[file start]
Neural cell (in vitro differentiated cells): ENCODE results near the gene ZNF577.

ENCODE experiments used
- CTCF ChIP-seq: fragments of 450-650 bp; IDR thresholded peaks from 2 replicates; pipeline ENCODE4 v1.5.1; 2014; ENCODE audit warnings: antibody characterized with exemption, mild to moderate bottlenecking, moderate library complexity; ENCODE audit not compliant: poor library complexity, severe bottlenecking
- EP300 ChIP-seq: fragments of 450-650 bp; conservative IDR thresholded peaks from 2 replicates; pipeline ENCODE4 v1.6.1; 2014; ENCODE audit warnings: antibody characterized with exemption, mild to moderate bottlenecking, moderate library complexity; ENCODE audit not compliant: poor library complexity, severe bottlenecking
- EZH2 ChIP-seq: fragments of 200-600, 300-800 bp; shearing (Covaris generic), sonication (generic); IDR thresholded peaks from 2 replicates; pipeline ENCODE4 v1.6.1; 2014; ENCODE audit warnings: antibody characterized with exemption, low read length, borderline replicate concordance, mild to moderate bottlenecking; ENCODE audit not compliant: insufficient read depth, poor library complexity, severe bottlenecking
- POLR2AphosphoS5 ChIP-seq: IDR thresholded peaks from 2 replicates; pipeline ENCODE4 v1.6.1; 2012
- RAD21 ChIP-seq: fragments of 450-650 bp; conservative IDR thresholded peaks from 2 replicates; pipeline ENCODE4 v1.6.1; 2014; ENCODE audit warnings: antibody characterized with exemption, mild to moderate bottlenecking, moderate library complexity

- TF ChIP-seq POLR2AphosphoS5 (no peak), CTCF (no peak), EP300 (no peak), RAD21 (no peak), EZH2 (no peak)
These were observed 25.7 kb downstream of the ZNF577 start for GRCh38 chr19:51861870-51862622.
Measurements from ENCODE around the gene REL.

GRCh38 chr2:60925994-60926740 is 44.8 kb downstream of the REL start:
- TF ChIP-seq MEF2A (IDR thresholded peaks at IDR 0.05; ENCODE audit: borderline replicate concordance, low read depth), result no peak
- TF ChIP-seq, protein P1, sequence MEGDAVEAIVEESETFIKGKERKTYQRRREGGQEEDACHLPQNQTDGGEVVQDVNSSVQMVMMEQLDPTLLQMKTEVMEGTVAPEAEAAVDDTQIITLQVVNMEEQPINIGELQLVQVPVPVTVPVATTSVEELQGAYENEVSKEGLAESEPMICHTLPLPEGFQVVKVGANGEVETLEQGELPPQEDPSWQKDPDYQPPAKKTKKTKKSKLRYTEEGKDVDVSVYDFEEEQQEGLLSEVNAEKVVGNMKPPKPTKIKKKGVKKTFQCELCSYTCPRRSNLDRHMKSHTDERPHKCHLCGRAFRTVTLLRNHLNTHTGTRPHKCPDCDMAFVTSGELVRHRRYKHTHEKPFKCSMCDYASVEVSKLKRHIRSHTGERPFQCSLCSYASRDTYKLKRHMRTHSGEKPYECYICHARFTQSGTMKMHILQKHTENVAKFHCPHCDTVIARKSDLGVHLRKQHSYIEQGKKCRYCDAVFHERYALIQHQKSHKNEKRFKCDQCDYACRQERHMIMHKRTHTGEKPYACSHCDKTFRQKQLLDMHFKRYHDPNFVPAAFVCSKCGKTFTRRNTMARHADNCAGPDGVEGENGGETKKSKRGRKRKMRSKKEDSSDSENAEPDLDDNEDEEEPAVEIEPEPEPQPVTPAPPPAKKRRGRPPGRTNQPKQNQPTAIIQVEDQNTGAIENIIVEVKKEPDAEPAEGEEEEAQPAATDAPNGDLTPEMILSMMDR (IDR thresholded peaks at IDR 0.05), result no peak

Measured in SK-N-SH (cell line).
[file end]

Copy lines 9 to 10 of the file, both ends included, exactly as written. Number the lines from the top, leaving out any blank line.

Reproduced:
These were observed 25.7 kb downstream of the ZNF577 start for GRCh38 chr19:51861870-51862622.
Measurements from ENCODE around the gene REL.